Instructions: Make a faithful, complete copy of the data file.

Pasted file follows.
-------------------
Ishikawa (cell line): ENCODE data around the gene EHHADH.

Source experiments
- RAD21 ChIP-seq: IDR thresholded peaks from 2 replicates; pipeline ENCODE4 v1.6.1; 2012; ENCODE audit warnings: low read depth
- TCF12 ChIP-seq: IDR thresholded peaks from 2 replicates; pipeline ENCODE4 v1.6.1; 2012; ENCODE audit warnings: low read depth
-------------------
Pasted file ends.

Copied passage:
Ishikawa (cell line): ENCODE data around the gene EHHADH.

Source experiments
- RAD21 ChIP-seq: IDR thresholded peaks from 2 replicates; pipeline ENCODE4 v1.6.1; 2012; ENCODE audit warnings: low read depth
- TCF12 ChIP-seq: IDR thresholded peaks from 2 replicates; pipeline ENCODE4 v1.6.1; 2012; ENCODE audit warnings: low read depth